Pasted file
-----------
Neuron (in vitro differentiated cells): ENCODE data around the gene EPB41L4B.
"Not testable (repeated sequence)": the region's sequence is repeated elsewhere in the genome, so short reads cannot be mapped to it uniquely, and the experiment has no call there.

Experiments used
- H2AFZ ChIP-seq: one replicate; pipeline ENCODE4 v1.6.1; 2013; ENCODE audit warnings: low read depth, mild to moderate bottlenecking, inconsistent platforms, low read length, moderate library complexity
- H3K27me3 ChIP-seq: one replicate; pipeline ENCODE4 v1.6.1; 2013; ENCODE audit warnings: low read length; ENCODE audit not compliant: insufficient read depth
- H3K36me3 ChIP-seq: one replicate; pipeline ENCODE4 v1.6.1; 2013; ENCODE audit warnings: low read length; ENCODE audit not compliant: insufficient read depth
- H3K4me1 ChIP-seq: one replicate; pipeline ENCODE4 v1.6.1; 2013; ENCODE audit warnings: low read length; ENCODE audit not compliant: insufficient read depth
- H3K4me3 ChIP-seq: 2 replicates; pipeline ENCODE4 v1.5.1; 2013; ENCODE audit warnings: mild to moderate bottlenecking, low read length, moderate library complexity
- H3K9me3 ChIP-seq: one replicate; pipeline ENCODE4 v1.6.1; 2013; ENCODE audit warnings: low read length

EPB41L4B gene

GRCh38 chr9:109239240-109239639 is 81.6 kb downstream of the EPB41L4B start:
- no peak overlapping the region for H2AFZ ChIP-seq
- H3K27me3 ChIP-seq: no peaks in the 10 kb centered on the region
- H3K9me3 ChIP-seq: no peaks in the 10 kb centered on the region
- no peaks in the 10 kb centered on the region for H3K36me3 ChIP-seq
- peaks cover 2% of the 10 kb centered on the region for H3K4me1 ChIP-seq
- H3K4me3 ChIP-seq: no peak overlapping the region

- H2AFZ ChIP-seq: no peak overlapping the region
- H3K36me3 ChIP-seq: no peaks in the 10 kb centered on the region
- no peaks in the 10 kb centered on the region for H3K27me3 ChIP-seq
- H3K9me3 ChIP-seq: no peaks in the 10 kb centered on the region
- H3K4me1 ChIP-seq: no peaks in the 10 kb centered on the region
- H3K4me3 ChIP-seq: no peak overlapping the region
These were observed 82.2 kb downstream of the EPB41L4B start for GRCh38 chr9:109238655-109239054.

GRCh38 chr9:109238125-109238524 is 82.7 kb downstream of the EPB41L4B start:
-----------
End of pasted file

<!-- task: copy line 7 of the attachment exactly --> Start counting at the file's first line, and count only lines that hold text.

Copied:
- H3K4me1 ChIP-seq: one replicate; pipeline ENCODE4 v1.6.1; 2013; ENCODE audit warnings: low read length; ENCODE audit not compliant: insufficient read depth